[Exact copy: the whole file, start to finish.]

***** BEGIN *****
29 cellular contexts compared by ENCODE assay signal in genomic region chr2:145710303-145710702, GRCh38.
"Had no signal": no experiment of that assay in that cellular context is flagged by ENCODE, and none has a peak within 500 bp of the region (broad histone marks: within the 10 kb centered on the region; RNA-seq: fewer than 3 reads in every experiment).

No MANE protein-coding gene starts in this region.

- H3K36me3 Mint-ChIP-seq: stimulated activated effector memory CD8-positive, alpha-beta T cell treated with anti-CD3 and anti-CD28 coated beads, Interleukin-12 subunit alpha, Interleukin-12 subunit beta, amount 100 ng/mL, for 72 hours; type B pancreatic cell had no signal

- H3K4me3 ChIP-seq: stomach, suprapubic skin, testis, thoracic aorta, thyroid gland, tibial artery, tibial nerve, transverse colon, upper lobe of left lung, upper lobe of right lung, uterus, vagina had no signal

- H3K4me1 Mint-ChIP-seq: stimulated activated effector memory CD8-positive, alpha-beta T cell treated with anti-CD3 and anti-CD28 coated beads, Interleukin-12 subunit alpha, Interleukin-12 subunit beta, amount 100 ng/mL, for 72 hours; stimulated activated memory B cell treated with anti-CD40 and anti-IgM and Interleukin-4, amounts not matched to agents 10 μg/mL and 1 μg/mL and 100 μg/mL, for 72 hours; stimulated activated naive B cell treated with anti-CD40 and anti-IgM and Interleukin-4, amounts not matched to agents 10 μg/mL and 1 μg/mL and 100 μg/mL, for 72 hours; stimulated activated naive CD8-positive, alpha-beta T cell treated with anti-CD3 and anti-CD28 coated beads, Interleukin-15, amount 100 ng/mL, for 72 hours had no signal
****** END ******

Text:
29 cellular contexts compared by ENCODE assay signal in genomic region chr2:145710303-145710702, GRCh38.
"Had no signal": no experiment of that assay in that cellular context is flagged by ENCODE, and none has a peak within 500 bp of the region (broad histone marks: within the 10 kb centered on the region; RNA-seq: fewer than 3 reads in every experiment).

No MANE protein-coding gene starts in this region.

- H3K36me3 Mint-ChIP-seq: stimulated activated effector memory CD8-positive, alpha-beta T cell treated with anti-CD3 and anti-CD28 coated beads, Interleukin-12 subunit alpha, Interleukin-12 subunit beta, amount 100 ng/mL, for 72 hours; type B pancreatic cell had no signal

- H3K4me3 ChIP-seq: stomach, suprapubic skin, testis, thoracic aorta, thyroid gland, tibial artery, tibial nerve, transverse colon, upper lobe of left lung, upper lobe of right lung, uterus, vagina had no signal

- H3K4me1 Mint-ChIP-seq: stimulated activated effector memory CD8-positive, alpha-beta T cell treated with anti-CD3 and anti-CD28 coated beads, Interleukin-12 subunit alpha, Interleukin-12 subunit beta, amount 100 ng/mL, for 72 hours; stimulated activated memory B cell treated with anti-CD40 and anti-IgM and Interleukin-4, amounts not matched to agents 10 μg/mL and 1 μg/mL and 100 μg/mL, for 72 hours; stimulated activated naive B cell treated with anti-CD40 and anti-IgM and Interleukin-4, amounts not matched to agents 10 μg/mL and 1 μg/mL and 100 μg/mL, for 72 hours; stimulated activated naive CD8-positive, alpha-beta T cell treated with anti-CD3 and anti-CD28 coated beads, Interleukin-15, amount 100 ng/mL, for 72 hours had no signal